A visiting professor at the UALR William H. Bowen School of Law has weighed in on the internationally watched “Blurred Lines” case that pits the family of Marvin Gaye against Robin Thicke and Pharrell Williams.
Bernard A. Burk co-authored an amicus curiae — a friend of the court brief — in the appeal of the copyright infringement case brought by Gaye’s family regarding the 2013 song “Blurred Lines.”
The brief was filed in support of the Gaye family on behalf of a group of eminent musicologists from Harvard, Yale, the University of Chicago, and elsewhere.
“It was a joy and an honor to be able to help present the views of such a distinguished group of music scholars in support of one of the greatest American songwriters and performers of the second half of the 20th century,” Burk said.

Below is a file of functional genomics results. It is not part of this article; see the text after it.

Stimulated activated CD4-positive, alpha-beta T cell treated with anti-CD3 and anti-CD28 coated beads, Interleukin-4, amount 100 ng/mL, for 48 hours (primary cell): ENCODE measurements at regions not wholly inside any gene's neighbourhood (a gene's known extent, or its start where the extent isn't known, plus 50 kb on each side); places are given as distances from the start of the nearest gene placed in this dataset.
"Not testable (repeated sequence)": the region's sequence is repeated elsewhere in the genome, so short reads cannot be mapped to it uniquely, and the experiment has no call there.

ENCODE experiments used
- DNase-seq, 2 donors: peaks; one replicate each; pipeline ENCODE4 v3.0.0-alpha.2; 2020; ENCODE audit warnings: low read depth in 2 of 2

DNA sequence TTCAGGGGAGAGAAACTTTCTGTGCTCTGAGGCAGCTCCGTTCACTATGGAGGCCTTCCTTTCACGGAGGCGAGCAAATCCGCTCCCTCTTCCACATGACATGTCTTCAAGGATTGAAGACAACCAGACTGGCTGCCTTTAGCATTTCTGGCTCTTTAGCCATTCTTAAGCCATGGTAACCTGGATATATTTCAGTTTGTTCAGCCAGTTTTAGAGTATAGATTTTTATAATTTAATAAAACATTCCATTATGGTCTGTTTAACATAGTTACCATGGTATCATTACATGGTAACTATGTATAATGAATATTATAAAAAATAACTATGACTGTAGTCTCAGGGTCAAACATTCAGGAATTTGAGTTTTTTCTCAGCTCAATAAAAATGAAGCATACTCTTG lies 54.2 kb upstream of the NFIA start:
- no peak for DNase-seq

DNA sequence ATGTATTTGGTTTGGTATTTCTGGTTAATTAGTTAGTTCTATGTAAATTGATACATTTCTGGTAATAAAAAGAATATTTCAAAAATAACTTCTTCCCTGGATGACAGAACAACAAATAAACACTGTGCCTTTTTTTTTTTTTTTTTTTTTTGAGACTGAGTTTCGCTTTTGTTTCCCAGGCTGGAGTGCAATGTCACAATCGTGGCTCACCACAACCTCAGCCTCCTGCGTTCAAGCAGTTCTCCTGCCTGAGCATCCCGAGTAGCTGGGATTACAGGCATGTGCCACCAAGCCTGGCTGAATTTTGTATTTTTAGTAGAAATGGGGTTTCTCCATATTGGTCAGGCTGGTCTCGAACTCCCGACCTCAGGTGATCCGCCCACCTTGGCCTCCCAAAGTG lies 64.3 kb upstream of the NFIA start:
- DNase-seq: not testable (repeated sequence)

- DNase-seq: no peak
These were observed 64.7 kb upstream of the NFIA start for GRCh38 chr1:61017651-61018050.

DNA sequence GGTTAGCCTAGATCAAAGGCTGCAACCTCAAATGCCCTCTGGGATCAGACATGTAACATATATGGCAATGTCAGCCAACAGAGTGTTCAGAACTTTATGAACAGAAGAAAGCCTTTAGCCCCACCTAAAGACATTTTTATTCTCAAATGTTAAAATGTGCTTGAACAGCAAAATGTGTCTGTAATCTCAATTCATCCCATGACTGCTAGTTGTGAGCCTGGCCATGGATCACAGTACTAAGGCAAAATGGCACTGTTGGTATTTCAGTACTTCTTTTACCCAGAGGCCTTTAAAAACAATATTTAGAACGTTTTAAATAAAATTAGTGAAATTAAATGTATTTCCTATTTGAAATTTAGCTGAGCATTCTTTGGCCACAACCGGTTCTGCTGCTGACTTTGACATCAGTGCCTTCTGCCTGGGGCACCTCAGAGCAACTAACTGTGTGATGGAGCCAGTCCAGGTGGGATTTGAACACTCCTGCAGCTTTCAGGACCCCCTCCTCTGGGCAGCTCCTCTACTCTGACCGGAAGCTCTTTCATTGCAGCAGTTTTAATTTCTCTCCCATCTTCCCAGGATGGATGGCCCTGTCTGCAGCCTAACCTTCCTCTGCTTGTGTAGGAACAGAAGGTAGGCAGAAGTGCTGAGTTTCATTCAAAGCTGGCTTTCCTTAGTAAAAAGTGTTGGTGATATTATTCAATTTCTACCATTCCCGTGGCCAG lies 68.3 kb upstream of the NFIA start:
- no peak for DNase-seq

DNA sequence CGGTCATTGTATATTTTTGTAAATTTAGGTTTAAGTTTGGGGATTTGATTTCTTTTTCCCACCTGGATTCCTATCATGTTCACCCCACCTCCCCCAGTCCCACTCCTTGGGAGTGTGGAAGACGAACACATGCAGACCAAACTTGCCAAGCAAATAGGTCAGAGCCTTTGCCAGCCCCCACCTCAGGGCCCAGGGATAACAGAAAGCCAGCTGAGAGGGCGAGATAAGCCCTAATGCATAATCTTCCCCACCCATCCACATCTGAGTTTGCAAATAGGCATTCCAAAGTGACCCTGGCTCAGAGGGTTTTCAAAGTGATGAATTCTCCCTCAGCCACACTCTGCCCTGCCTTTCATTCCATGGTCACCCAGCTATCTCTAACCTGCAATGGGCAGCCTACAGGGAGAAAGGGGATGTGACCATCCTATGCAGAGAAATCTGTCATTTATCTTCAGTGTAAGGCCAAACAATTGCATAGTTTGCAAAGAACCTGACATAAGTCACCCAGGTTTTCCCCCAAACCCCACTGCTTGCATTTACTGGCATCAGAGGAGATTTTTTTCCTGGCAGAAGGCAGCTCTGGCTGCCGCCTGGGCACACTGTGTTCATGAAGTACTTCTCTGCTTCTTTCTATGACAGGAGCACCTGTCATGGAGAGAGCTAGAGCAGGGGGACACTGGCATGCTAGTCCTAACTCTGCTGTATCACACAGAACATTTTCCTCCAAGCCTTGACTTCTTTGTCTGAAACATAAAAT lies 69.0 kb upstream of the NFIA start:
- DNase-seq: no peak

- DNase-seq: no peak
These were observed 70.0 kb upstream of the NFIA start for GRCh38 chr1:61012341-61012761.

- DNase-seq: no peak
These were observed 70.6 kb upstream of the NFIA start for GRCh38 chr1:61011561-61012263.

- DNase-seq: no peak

In the original lawsuit, the Gaye family won a more than $5 million verdict when the court found that Thicke, Pharrell, and rapper T.I.’s 2013 “Blurred Lines” infringed on the copyright for Marvin Gaye’s 1975 hit “Got to Give it Up.” The case is now on appeal to the U.S. Court of Appeals for the 9th Circuit.
The issue on appeal that the amicus brief addresses concerns two experts in musicology who testified at the trial. Thicke, Pharrell, and others claim the experts’ testimony was so wrong and inconsistent with copyright law that the jury should not have heard it.
Professor Burk’s co-authored amicus brief supports the testimony and the original verdict.
Gaye, whose songs include “I Heard It Through the Grapevine” and “Ain’t No Mountain High Enough,” produced hits from the 1960s through the early 1980s. He died in 1984.
Billboard named “Blurred Lines” its song of the summer for 2013 after it led the Billboard Hot 100 list for 12 weeks starting in late June of that year.